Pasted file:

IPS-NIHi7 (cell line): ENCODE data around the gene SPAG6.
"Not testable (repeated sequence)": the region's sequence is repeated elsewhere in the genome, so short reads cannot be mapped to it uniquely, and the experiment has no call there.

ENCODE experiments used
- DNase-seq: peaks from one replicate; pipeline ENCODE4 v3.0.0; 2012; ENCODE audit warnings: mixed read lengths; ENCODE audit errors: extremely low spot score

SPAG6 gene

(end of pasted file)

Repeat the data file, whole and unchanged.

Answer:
IPS-NIHi7 (cell line): ENCODE data around the gene SPAG6.
"Not testable (repeated sequence)": the region's sequence is repeated elsewhere in the genome, so short reads cannot be mapped to it uniquely, and the experiment has no call there.

ENCODE experiments used
- DNase-seq: peaks from one replicate; pipeline ENCODE4 v3.0.0; 2012; ENCODE audit warnings: mixed read lengths; ENCODE audit errors: extremely low spot score

SPAG6 gene